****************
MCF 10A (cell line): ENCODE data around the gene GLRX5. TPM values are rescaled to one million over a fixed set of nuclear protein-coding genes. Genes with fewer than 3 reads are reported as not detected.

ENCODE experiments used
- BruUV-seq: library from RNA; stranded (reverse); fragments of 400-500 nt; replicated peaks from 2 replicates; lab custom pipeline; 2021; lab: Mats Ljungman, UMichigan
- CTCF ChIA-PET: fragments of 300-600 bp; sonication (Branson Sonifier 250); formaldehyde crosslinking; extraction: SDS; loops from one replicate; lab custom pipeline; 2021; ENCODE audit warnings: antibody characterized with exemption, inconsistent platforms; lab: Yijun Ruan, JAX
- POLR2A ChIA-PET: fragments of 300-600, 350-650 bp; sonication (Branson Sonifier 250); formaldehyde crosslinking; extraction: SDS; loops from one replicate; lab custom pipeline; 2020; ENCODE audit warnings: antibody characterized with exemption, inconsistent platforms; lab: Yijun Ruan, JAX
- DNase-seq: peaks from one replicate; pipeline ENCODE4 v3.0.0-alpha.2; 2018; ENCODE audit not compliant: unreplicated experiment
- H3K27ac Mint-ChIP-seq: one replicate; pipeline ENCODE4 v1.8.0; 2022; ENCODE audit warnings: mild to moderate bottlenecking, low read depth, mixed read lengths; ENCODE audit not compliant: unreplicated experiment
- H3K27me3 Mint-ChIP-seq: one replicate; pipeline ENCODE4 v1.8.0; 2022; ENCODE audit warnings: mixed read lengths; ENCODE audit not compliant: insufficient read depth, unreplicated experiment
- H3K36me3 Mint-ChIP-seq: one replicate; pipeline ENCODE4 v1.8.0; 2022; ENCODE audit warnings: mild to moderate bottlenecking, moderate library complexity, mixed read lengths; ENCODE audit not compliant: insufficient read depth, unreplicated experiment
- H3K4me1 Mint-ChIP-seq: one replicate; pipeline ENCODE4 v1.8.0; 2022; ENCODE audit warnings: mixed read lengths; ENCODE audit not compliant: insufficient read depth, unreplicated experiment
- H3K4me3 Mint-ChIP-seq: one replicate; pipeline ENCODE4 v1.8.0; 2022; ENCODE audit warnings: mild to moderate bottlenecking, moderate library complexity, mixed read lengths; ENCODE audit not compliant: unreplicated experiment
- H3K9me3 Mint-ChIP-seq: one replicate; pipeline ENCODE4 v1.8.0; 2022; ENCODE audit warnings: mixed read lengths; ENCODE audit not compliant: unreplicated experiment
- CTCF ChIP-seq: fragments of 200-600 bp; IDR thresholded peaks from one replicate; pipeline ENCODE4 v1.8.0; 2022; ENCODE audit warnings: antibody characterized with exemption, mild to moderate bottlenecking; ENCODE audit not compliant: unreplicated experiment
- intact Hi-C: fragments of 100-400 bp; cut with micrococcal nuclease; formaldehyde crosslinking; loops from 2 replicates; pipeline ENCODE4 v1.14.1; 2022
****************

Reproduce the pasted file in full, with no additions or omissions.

MCF 10A (cell line): ENCODE data around the gene GLRX5. TPM values are rescaled to one million over a fixed set of nuclear protein-coding genes. Genes with fewer than 3 reads are reported as not detected.

ENCODE experiments used
- BruUV-seq: library from RNA; stranded (reverse); fragments of 400-500 nt; replicated peaks from 2 replicates; lab custom pipeline; 2021; lab: Mats Ljungman, UMichigan
- CTCF ChIA-PET: fragments of 300-600 bp; sonication (Branson Sonifier 250); formaldehyde crosslinking; extraction: SDS; loops from one replicate; lab custom pipeline; 2021; ENCODE audit warnings: antibody characterized with exemption, inconsistent platforms; lab: Yijun Ruan, JAX
- POLR2A ChIA-PET: fragments of 300-600, 350-650 bp; sonication (Branson Sonifier 250); formaldehyde crosslinking; extraction: SDS; loops from one replicate; lab custom pipeline; 2020; ENCODE audit warnings: antibody characterized with exemption, inconsistent platforms; lab: Yijun Ruan, JAX
- DNase-seq: peaks from one replicate; pipeline ENCODE4 v3.0.0-alpha.2; 2018; ENCODE audit not compliant: unreplicated experiment
- H3K27ac Mint-ChIP-seq: one replicate; pipeline ENCODE4 v1.8.0; 2022; ENCODE audit warnings: mild to moderate bottlenecking, low read depth, mixed read lengths; ENCODE audit not compliant: unreplicated experiment
- H3K27me3 Mint-ChIP-seq: one replicate; pipeline ENCODE4 v1.8.0; 2022; ENCODE audit warnings: mixed read lengths; ENCODE audit not compliant: insufficient read depth, unreplicated experiment
- H3K36me3 Mint-ChIP-seq: one replicate; pipeline ENCODE4 v1.8.0; 2022; ENCODE audit warnings: mild to moderate bottlenecking, moderate library complexity, mixed read lengths; ENCODE audit not compliant: insufficient read depth, unreplicated experiment
- H3K4me1 Mint-ChIP-seq: one replicate; pipeline ENCODE4 v1.8.0; 2022; ENCODE audit warnings: mixed read lengths; ENCODE audit not compliant: insufficient read depth, unreplicated experiment
- H3K4me3 Mint-ChIP-seq: one replicate; pipeline ENCODE4 v1.8.0; 2022; ENCODE audit warnings: mild to moderate bottlenecking, moderate library complexity, mixed read lengths; ENCODE audit not compliant: unreplicated experiment
- H3K9me3 Mint-ChIP-seq: one replicate; pipeline ENCODE4 v1.8.0; 2022; ENCODE audit warnings: mixed read lengths; ENCODE audit not compliant: unreplicated experiment
- CTCF ChIP-seq: fragments of 200-600 bp; IDR thresholded peaks from one replicate; pipeline ENCODE4 v1.8.0; 2022; ENCODE audit warnings: antibody characterized with exemption, mild to moderate bottlenecking; ENCODE audit not compliant: unreplicated experiment
- intact Hi-C: fragments of 100-400 bp; cut with micrococcal nuclease; formaldehyde crosslinking; loops from 2 replicates; pipeline ENCODE4 v1.14.1; 2022